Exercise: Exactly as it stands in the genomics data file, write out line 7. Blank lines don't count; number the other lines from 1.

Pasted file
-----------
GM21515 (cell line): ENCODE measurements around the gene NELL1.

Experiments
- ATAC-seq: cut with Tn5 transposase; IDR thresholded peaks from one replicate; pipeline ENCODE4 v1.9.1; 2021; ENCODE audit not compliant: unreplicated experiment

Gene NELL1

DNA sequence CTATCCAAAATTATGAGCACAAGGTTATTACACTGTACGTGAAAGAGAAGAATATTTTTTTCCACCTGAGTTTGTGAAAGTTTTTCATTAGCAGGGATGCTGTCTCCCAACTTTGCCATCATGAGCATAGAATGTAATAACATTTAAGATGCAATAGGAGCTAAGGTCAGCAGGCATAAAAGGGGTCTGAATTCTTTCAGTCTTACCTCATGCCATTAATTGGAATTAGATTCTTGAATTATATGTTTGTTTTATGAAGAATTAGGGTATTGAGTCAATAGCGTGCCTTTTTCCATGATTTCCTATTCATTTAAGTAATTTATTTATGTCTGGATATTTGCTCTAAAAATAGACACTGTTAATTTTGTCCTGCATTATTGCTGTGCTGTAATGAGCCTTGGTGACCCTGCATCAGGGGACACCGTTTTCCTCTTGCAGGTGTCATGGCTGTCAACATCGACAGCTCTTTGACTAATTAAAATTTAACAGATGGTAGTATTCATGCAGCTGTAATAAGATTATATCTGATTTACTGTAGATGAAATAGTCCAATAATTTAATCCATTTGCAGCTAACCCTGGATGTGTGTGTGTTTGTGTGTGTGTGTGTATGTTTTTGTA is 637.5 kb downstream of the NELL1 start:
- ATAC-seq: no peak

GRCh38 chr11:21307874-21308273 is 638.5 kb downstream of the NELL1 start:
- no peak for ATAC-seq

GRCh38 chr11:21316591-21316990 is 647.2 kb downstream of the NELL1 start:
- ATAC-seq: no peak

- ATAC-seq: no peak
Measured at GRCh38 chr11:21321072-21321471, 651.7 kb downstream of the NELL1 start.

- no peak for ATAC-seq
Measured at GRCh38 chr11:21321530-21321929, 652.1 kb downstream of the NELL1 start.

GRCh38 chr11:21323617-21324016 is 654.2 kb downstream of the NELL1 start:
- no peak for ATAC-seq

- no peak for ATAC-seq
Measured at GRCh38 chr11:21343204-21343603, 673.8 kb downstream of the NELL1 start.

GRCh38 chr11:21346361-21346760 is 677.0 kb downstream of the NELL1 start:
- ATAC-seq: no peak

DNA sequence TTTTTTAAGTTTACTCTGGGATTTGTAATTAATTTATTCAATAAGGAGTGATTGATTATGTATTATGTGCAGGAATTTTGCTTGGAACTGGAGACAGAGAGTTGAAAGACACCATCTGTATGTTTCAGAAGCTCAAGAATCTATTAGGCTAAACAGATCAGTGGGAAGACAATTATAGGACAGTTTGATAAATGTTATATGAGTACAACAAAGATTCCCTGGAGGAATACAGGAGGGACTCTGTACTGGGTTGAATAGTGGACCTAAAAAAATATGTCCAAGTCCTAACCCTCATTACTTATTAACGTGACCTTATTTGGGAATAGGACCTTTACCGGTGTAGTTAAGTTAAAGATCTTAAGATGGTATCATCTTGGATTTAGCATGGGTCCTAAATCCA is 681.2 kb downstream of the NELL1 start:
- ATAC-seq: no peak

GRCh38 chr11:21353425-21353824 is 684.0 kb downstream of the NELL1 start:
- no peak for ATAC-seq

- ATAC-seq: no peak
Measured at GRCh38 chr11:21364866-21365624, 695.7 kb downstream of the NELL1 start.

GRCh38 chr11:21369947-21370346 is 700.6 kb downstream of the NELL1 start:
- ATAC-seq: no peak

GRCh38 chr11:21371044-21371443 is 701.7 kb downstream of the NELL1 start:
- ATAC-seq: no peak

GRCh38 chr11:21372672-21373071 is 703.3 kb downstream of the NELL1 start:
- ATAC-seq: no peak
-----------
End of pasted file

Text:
GRCh38 chr11:21307874-21308273 is 638.5 kb downstream of the NELL1 start: